In the great old sitcom Get Smart (which was co-created by Mel Brooks), Hymie the Robot -- a member of the super secret CONTROL spy agency -- had a crush on the office soda machine and wanted to ask it for a date. In a more serious vein, a science fiction movie of the same era, Collosus: The Forbin Project, tells the story of the linking of computer systems in the U.S. and U.S.S.R. The intent was to prevent accidental nuclear war, but the result was that the systems tried to take over the world.
We always have been intrigued by the idea of machines communicating with each other. That possibility is a reality today, and will become even more prevalent with ZeroG's introduction of a design for a low-power embedded Wi-Fi platform. The press release describes the various parts of the platform. The key passage:
ZeroG technology has been developed specifically for integrating into the many microcontroller-based systems that have limited processing power, few memory resources, and minimal or no operating systems, while requiring modest resources from the host system.
Sounds just like a coffee maker. All joking aside, there are very real benefits to linking household and other mundane items. Indeed, an argument can be made that such linkages represent a game-changing opportunity to drive efficiency and green living. If, for instance, an automated dispatch system tells 1,000 automobiles that one highway is clear and another is jammed, those cars will take the alternative -- and use a lot less gas.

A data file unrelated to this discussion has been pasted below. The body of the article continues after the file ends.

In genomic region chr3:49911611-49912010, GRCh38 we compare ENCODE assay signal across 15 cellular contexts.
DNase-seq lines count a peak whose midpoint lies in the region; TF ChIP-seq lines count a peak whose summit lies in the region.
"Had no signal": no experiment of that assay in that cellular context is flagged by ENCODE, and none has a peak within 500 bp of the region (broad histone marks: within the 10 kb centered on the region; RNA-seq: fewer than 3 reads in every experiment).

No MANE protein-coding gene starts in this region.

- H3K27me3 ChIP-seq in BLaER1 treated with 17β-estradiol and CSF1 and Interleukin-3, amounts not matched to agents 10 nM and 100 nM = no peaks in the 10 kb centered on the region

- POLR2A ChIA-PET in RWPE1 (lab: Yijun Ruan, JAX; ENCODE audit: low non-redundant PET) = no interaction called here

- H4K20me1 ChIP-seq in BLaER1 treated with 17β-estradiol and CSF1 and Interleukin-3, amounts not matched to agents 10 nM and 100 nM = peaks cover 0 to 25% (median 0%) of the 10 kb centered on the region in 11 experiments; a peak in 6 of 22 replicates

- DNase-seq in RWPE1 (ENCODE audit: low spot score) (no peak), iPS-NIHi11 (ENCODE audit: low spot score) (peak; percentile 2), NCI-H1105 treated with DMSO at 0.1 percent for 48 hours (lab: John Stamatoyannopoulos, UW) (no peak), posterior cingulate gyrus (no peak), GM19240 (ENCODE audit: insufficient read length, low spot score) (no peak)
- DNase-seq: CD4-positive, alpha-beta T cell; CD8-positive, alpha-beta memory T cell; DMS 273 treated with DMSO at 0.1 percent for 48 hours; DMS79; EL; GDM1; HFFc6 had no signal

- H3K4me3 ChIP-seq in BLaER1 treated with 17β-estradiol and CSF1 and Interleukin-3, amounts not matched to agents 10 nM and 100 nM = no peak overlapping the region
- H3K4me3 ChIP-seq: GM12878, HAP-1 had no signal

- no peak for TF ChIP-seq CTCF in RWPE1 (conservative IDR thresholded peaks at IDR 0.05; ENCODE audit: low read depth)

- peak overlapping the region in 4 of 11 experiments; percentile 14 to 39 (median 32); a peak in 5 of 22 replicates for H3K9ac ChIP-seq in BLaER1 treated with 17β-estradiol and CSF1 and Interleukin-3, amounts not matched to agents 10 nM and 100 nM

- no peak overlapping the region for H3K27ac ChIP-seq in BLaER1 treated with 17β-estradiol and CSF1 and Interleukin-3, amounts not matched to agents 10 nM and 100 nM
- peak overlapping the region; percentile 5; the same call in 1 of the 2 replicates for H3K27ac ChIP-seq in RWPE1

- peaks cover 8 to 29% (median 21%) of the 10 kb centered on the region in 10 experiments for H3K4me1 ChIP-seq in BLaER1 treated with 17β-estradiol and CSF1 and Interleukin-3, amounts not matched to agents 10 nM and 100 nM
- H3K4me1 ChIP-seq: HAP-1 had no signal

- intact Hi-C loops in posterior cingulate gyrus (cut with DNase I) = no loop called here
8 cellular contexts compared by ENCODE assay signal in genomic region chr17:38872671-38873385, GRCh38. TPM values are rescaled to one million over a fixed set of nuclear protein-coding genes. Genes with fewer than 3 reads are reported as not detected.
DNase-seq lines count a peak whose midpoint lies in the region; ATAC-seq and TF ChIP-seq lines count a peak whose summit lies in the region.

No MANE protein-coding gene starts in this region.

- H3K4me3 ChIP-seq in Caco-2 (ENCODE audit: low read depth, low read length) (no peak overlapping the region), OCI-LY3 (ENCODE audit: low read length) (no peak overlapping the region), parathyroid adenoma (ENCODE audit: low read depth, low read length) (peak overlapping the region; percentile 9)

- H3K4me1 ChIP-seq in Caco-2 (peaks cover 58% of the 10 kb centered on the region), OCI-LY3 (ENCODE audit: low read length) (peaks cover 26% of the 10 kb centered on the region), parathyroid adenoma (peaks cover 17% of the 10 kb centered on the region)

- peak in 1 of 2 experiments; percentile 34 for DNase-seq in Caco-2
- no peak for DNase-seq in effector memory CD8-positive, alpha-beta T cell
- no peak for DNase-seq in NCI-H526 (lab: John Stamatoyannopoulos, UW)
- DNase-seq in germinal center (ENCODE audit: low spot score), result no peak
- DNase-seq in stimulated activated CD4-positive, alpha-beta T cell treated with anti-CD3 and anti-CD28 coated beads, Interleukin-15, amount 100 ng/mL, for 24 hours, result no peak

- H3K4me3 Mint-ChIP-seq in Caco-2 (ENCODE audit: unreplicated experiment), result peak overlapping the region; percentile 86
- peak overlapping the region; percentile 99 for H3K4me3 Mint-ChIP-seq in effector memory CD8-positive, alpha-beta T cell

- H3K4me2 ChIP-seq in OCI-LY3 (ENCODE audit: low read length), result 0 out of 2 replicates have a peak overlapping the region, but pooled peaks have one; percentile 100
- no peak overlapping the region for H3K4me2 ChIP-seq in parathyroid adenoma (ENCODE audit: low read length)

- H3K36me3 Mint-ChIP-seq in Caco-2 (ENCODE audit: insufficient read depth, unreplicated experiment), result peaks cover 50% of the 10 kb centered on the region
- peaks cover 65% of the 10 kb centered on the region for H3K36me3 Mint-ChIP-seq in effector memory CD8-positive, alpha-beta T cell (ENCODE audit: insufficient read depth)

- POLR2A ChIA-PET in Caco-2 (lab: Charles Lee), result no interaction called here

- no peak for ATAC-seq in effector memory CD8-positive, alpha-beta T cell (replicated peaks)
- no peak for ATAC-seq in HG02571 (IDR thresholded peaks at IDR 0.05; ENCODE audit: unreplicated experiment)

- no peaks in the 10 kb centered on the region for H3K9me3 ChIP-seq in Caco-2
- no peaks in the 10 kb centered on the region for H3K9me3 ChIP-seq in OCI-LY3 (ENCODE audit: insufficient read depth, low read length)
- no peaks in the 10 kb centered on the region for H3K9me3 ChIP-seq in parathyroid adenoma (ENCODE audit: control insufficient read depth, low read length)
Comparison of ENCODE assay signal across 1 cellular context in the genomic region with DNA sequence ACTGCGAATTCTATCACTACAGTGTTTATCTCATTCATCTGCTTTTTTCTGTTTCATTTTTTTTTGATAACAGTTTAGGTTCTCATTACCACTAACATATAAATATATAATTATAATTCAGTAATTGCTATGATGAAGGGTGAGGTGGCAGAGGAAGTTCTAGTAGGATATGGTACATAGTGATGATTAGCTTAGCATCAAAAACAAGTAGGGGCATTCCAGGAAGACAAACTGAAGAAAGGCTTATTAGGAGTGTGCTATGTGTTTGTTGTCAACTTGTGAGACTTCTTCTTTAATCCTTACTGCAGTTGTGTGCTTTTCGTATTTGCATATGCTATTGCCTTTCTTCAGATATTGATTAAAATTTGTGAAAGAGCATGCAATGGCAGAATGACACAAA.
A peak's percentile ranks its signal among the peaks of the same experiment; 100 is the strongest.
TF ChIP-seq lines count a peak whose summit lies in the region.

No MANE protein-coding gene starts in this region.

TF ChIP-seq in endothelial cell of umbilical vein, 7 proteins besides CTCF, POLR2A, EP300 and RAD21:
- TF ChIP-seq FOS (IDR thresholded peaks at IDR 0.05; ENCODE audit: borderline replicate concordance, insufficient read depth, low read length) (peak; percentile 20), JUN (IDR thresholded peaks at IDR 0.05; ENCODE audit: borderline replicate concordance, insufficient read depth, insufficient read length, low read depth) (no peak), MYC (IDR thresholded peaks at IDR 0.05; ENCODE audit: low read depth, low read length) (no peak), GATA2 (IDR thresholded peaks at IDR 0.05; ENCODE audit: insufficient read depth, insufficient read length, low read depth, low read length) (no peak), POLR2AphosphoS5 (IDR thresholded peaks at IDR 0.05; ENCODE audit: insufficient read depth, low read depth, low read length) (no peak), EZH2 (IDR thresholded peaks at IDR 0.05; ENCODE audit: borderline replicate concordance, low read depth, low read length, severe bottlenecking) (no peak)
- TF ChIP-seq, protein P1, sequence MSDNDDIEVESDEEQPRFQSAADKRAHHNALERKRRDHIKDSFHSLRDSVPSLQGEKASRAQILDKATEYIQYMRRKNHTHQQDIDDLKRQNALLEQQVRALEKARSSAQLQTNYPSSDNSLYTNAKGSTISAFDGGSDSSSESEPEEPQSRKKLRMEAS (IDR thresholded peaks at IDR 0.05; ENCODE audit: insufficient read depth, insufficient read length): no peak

There is a big issue challenge here, however: Count up the number of gadgets in your house, car and office that fit ZeroG's description. The number, multiplied by the number of people who may take advantage of such a network, is staggering.
Last autumn, I interviewed Ed Bursk, the chief marketing officer, Kore Telematics. Bursk said that machine to machine (M2M) communications is the next big wave. Kore Telematics is an M2M company, so Bursk's comments are understandable. However, they shouldn't be discounted just because his firm has a horse in the race. A bit of validation is that the applications submitted for Verizon Wireless's open network were for M2M platforms.
The ZeroG announcement and the growth of M2M are parallel. Some of the uses of the ZeroG and similar projects probably will be pure M2M, while some will be hybrids. In the traffic example, for instance, the automated center can contact either the car's owner via cell phone or his automobile. The bottom line, though, is that the number of Internet addresses needed once we give our microwaves Facebook accounts will be astronomical.
The baseline already is high. VeriSign said this week that the Internet added 24 million domain names last year, and finished with 177 million registered Top Level Domains. The numbers keep going up: The finishing number last year was a 16 percent increase over year-end 2007. In the fourth quarter of 2008, 10.1 million domain names were registered. There are more numbers and percentages in the release. The thread is that they all are big.
For the better part of the last decade, engineering worry warts have been pushing version six Internet Protocol (IPv6) as a way to avoid running out of spaces in the Internet parking lot. The simple fact is that the current Internet addressing scheme-IPv4-is nearing exhaustion. Some fancy tricks have kept this concern from evolving into a crisis, but the legerdemain has its limits. IPv6 solves that problem. It is, however, difficult to implement. That, combined with the successful workarounds, have limited implementation. This ZDNet piece asks and answers several important questions about IPv6. The bottom line is that an explosion of contacts between toasters, microwaves and clothes dryers could make serious deployment of IPv6 more a necessity than a luxury.